A grip on the grind
If most days at work your to-do list is left undone, you dragassignments home when you should be relaxing and 500 or so unreade-mails point their fingers at you every time you open your inbox —then it’s time to get organized.
If most days at work your to-do list is left undone, you drag assignments home when you should be relaxing and 500 or so unread e-mails point their fingers at you every time you open your inbox — then it’s time to get organized. Laura Leist, an organization and productivity consultant, gives us tips:
1 “It’s always best to plan for the next day at the end of day,” says Leist. “I say pick three really important things that you need to get done.
A lot of times people pick too many things to do and they feel like nothing is accomplished.”
2 “Once you picked your three tasks, those are things you should do first.”
She recommends holding off on the little things you can scratch off the list first. “You want to work toward getting the bigger stuff done.”
3 “It’s unrealistic to say you’re going to work on a project for eight hours in the day, because things always come up,” says Leist.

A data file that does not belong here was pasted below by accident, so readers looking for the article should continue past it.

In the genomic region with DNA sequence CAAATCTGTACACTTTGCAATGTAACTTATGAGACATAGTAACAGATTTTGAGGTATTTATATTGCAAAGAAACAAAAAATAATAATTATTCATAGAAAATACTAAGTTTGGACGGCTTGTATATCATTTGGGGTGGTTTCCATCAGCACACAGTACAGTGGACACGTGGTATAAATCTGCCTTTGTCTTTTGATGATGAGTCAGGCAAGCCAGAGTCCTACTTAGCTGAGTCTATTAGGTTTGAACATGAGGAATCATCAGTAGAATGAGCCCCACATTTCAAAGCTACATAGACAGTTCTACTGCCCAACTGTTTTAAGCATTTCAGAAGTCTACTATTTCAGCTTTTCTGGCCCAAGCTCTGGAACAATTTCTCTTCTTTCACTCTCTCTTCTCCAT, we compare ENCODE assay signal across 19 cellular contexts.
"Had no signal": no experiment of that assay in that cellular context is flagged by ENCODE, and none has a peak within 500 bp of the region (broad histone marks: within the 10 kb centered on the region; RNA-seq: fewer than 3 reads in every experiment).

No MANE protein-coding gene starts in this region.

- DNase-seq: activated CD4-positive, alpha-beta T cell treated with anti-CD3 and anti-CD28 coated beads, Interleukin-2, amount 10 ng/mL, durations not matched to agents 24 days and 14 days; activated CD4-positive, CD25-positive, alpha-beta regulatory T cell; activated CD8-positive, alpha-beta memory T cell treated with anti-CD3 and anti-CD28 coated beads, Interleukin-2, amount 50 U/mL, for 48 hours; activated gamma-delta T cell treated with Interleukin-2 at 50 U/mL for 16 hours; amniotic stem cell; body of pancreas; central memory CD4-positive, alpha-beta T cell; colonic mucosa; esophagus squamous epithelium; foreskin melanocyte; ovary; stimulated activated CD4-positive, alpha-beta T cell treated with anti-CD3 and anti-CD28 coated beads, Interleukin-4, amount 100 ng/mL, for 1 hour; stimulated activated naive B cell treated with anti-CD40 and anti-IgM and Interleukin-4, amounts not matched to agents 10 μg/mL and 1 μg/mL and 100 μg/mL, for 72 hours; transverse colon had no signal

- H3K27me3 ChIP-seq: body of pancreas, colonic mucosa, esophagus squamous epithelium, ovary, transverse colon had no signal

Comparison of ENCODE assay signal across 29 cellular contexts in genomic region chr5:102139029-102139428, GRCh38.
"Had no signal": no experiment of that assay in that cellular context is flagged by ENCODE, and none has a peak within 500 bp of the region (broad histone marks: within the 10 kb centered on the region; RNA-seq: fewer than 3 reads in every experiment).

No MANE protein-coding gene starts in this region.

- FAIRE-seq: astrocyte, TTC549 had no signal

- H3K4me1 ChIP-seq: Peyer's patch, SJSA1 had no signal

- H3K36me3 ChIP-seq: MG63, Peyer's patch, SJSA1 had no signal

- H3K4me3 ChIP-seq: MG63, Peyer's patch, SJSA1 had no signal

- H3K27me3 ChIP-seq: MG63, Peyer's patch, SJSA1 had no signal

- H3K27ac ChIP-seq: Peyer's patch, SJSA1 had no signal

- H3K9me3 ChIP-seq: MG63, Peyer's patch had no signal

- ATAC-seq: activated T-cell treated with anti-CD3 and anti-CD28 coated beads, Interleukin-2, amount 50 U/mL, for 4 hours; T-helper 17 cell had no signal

“It’s more realistic to say, ‘I’m going to spend two or three hours a day on this project.’ Then you’ll have other time during those days to work on other projects, too.”
4 Implement a task-management system — and use it daily.
“You need something to keep track of the current things you’re working on and a place to store your ideas for future projects,” says Leist.
She suggests applications such as TeuxDeux.com, RememberTheMilk.com an ActionMethod.com.
5 “Use your calendar to schedule projects you are working on, meetings and networking things you’re going to,” says Leist.
This way, you can look back at the end of the day or week and see what didn’t get accomplished. Then move those tasks forward to the following day or week.